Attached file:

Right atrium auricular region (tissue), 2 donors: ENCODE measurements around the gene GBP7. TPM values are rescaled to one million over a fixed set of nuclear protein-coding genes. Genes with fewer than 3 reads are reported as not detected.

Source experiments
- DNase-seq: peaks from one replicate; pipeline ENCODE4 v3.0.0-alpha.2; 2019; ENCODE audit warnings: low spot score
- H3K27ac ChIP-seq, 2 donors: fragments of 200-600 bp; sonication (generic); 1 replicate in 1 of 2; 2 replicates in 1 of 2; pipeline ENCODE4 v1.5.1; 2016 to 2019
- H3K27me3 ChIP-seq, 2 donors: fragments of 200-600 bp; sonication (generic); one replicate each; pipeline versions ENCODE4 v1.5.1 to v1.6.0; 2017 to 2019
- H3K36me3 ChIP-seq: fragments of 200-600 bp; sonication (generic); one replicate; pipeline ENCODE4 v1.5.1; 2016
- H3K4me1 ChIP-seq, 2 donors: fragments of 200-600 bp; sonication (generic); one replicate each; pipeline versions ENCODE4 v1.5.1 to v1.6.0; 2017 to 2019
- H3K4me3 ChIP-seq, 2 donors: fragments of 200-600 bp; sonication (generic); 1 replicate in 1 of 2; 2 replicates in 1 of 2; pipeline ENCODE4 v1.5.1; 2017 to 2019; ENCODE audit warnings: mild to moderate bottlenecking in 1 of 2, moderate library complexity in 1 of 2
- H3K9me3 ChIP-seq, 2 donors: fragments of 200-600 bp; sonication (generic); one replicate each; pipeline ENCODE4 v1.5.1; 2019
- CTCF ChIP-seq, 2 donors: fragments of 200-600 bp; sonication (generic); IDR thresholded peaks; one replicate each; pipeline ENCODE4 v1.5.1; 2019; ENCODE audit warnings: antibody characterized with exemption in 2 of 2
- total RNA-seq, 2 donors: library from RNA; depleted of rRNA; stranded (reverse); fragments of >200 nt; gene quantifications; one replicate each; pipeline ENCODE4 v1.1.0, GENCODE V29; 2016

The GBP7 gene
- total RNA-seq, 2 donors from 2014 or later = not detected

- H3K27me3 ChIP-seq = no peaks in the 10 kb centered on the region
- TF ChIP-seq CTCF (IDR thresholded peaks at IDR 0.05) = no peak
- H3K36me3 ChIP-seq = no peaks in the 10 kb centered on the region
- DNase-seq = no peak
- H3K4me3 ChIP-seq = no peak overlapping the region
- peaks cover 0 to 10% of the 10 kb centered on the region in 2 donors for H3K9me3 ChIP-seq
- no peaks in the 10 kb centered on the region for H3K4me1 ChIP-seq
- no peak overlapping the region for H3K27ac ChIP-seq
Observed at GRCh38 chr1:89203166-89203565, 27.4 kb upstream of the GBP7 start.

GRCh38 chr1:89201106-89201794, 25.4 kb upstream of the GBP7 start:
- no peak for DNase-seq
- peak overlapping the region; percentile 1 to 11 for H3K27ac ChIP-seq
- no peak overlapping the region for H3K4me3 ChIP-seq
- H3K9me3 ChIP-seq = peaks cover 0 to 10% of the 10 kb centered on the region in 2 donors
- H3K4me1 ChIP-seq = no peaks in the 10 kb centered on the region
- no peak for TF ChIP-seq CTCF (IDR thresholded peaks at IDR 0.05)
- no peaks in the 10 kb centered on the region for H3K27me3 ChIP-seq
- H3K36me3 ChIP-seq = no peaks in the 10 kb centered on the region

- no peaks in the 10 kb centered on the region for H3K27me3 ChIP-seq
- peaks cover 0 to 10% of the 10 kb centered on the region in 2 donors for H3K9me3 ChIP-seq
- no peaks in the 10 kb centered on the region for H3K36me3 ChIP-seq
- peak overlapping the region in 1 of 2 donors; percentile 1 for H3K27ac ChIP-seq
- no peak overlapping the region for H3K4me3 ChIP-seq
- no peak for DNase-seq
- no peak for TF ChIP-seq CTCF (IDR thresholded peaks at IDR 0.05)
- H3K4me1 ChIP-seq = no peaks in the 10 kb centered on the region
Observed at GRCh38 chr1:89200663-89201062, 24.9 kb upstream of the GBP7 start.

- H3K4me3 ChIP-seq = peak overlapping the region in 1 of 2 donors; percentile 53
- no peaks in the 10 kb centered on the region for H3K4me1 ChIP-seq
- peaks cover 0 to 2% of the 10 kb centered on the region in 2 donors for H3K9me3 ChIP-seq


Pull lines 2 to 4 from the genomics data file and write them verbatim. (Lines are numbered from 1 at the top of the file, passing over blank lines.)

Source experiments
- DNase-seq: peaks from one replicate; pipeline ENCODE4 v3.0.0-alpha.2; 2019; ENCODE audit warnings: low spot score
- H3K27ac ChIP-seq, 2 donors: fragments of 200-600 bp; sonication (generic); 1 replicate in 1 of 2; 2 replicates in 1 of 2; pipeline ENCODE4 v1.5.1; 2016 to 2019